Four inducted into Dobyns-Bennett Alumni Hall of Fame

Rick Wagner • Oct 25, 2019 at 3:30 PM

KINGSPORT — It’s a small world, especially if you are a Dobyns-Bennett High School graduate.

Educator and health care leader MaryLee Davis, the late U.S. Rep. “Jimmy” Quillen, broadcast journalist Calvin Sneed and attorney Jo-Marie St. Martin, who spent time as counsel for the speaker of the U.S. House, were inducted into the Dobyns-Bennett Alumni Association Hall of Fame on Thursday.

Funny thing is, Davis once worked as a congressional staff assistant for the Washington, D.C., office of Quillen, Sneed interviewed Quillen multiple times for television news and St. Martin got her first taste of Washington as a paid intern for Quillen, who was a cousin to boot.

The association’s 11th annual hall induction ceremony highlighted the life and career achievements of the intertwined four. 


Davis’ husband, fellow Ph.D. Mark Rinella, introduced Davis, Class of 1961. Art Williams nominated her. The University of Tennessee bachelor’s and master’s graduate earned a Ph.D. at Michigan State, where she became the first female administrator and won numerous awards and did civic and community work before returning to Kingsport in 2015. 

Davis said her time at D-B, Robinson Junior High and Lincoln Elementary shaped her life by “instilling in me a genuine love of learning” in the fields of education and health care. She went on to teach fourth grade at Kingsport’s James Madison Elementary before leaving Kingsport in 1970.

“I’ve always loved teaching and I enjoy coaching others to be their best,” Davis said.

She said one of her most endearing high school memories was being one of two lead sopranos in an a cappella choral ensemble. Even while in Michigan, she said her “heart has already been here in Kingsport.”


Tom Williams said the late Quillen was named “class clown” in the Class of 1934 but went on to a career in politics and business.

He also told how Quillen was fired from a sales job at the Kingsport Times News, purportedly for not being dressed well enough, but went on to found his own newspaper, the Kingsport Mirror. He later sold it to the Times News before going to serve in the Navy in World War II.

He returned home to work in real estate, building and insurance before winning a state House seat in 1954, defeating fellow future D-B Hall of Fame member Bobby Peters, and the 1st Congressional District seat in 1962, which he held until he didn’t seek re-election in 1996.

He helped get the medical school in Johnson City at East Tennessee State University in 1974 and pushed for funding of Interstate 26 to the North Carolina line. Williams said Quillen worked for constituents’ problems.

“Whatever could be done toward that, you know it was going to be done,” Williams said.

District office field representative Joe White, a 22-year employee of Quillen, accepted the award on the late congressman’s behalf.


Van Dobbins, a neighbor of the Sneed family in Riverview and son of a former Douglass High School principal, introduced Sneed, Class of 1972.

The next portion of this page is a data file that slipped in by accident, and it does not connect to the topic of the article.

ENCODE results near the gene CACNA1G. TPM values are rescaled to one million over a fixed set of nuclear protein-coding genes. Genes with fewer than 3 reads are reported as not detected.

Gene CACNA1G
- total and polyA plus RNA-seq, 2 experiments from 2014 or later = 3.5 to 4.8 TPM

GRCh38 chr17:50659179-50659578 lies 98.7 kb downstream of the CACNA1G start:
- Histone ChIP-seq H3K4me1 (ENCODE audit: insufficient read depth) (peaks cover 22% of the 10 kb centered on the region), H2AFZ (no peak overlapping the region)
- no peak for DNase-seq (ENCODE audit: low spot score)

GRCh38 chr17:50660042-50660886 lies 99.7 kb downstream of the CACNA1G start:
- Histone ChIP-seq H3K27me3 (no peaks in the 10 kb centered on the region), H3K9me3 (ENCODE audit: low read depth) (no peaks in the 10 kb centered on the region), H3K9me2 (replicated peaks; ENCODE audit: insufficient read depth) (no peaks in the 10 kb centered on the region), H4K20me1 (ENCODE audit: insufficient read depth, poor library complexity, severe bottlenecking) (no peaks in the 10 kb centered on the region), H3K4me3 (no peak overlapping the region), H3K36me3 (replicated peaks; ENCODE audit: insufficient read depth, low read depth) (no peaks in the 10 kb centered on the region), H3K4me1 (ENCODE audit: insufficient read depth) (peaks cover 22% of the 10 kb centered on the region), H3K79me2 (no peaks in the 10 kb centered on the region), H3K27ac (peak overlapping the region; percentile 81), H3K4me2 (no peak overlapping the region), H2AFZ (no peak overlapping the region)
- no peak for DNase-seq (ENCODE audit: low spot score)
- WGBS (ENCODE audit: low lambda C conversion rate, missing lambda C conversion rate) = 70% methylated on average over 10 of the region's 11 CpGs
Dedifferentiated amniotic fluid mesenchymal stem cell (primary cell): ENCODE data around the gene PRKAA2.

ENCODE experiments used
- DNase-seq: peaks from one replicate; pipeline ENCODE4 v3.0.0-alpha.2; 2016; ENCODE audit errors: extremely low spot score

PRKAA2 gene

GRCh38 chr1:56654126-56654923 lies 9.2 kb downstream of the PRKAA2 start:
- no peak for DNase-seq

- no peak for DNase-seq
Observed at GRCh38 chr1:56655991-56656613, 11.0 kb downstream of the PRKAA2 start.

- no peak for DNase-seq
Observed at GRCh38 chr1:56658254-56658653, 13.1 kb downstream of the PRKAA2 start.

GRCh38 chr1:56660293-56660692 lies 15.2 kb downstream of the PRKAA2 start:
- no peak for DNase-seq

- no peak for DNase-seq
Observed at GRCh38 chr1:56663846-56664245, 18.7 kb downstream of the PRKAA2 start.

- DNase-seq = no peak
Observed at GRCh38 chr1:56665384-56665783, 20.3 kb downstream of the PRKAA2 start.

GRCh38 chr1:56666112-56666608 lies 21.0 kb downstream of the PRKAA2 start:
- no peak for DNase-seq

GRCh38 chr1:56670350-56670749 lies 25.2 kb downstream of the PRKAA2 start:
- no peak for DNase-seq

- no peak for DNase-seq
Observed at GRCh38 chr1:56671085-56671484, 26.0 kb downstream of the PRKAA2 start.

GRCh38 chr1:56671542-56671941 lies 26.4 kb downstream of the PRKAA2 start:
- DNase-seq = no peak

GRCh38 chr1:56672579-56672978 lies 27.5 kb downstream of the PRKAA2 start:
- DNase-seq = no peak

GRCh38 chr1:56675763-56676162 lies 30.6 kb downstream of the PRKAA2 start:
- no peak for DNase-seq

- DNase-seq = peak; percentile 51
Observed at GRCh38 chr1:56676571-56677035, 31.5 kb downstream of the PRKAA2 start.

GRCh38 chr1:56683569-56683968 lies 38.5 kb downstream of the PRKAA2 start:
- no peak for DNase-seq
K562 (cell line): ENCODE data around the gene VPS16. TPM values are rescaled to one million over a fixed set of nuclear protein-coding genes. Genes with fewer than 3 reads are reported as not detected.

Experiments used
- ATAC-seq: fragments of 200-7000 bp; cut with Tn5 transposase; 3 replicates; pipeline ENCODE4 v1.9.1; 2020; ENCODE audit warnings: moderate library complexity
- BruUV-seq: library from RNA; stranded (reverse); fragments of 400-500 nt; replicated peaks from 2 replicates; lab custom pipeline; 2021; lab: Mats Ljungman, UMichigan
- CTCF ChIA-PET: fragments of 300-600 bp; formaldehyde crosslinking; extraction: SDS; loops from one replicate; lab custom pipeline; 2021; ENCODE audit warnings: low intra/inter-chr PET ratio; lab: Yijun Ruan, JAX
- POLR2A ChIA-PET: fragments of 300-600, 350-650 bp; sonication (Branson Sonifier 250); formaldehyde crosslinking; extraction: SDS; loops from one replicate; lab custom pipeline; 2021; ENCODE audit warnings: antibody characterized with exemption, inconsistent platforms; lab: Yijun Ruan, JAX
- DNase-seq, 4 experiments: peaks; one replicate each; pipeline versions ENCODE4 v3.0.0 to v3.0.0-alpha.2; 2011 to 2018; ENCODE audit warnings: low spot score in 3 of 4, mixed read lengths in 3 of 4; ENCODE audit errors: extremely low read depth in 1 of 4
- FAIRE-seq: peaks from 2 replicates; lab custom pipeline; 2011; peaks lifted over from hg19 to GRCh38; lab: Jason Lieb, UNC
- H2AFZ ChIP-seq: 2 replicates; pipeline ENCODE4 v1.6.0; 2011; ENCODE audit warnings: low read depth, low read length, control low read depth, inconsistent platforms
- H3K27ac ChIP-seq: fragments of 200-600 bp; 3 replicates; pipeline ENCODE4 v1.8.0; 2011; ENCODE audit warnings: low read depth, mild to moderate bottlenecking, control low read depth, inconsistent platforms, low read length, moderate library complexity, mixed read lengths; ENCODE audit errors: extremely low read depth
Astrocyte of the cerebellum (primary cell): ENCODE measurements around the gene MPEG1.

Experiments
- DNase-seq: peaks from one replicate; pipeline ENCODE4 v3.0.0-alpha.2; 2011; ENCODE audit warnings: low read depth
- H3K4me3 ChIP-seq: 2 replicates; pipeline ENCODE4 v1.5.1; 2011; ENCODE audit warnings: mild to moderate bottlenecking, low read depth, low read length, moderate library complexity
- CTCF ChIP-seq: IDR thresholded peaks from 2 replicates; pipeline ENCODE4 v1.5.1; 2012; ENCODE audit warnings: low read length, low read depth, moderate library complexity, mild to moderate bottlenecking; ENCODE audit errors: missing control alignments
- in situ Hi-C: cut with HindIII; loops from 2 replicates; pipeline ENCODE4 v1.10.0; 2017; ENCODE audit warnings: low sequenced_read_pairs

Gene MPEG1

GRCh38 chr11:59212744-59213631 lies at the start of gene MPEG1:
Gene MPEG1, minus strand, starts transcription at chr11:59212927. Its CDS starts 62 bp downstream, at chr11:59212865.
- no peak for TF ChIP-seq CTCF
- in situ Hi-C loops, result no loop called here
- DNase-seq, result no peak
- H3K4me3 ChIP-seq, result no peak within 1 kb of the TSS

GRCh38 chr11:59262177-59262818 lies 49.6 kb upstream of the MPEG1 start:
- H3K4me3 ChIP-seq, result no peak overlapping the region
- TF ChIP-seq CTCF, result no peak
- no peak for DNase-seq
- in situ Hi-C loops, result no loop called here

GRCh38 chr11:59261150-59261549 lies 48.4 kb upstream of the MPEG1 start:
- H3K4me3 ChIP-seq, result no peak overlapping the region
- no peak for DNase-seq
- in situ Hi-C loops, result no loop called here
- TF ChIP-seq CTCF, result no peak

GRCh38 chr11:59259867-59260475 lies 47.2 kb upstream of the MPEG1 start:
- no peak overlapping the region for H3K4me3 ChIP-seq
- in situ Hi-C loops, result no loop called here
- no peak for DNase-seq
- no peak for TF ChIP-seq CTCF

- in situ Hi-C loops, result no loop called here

Randy Still nominated Sneed, who said he accepted the award in honor of thousands of graduates from the black Douglass High School “who came with me or before me” in school. “It’s not just Riverview history, it’s Kingsport history,” Sneed said. “The only way I was going to be on TV was to work with white people,” said Sneed, who went to Douglass, Sevier Junior High and D-B.

After D-B, where he worked with video, Sneed became the first African American student to be accepted into a then-new communications program at the University of Tennessee, Knoxville. After UT graduation, he worked in television in Chattanooga, Knoxville and Ohio before returning to Tennessee in 1992 as the main news anchor at WTVC in Chattanooga, where he retired in 2017. He recently took an interim position at a rival Chattanooga station but said he may return soon to live in Kingsport, the adopted hometown of the Cleveland, Ohio, native.

His journalism awards include one for being a consumer watchdog for illegal telemarketing, and another for an investigation that resulted in a 2016 Tennessee law protecting innocent motorists whose property was seized during traffic stops. 


Jeanne St. Martin Cline, sister of Jo-Marie Martin from the Class of 1978, presented and accepted the award for her sister, who attended Jackson Elementary, Sevier Junior High and D-B. 

“Mother taught us to respect our elders,” the sister said, adding that working for Quillen is “where she got the Potomac fever bug.” Also, she said her mother was a cousin to Quillen from their Scott County, Virginia, family roots.

She attended the University of Tennessee in Knoxville to get her law degree after getting an undergraduate degree in math and physics from Mary Washington College. 

Jo-Marie Martin, as general counsel and chief of legislative operations for House Speaker John Boehner, helped write the No Child Left Behind legislation and advised lawmakers of both parties. 

“She has tried to live her life with honor, with ethics, with morals,” her sister said. She is vice president of federal government relations for W.R. Berkley Corporation in Washington and was unable to attend Thursday’s ceremony.

She also once worked for the Kingsport law firm of Wilson, Worley, Gamble and Ward.

In other attorney positions serving Congress, she helped in passage of No Child Left Behind, school lunch, vocational education and other federal laws.

To nominate someone for the hall or get more information, visit D-B Alumni Association & Reunions at dbhs.k12k.com.

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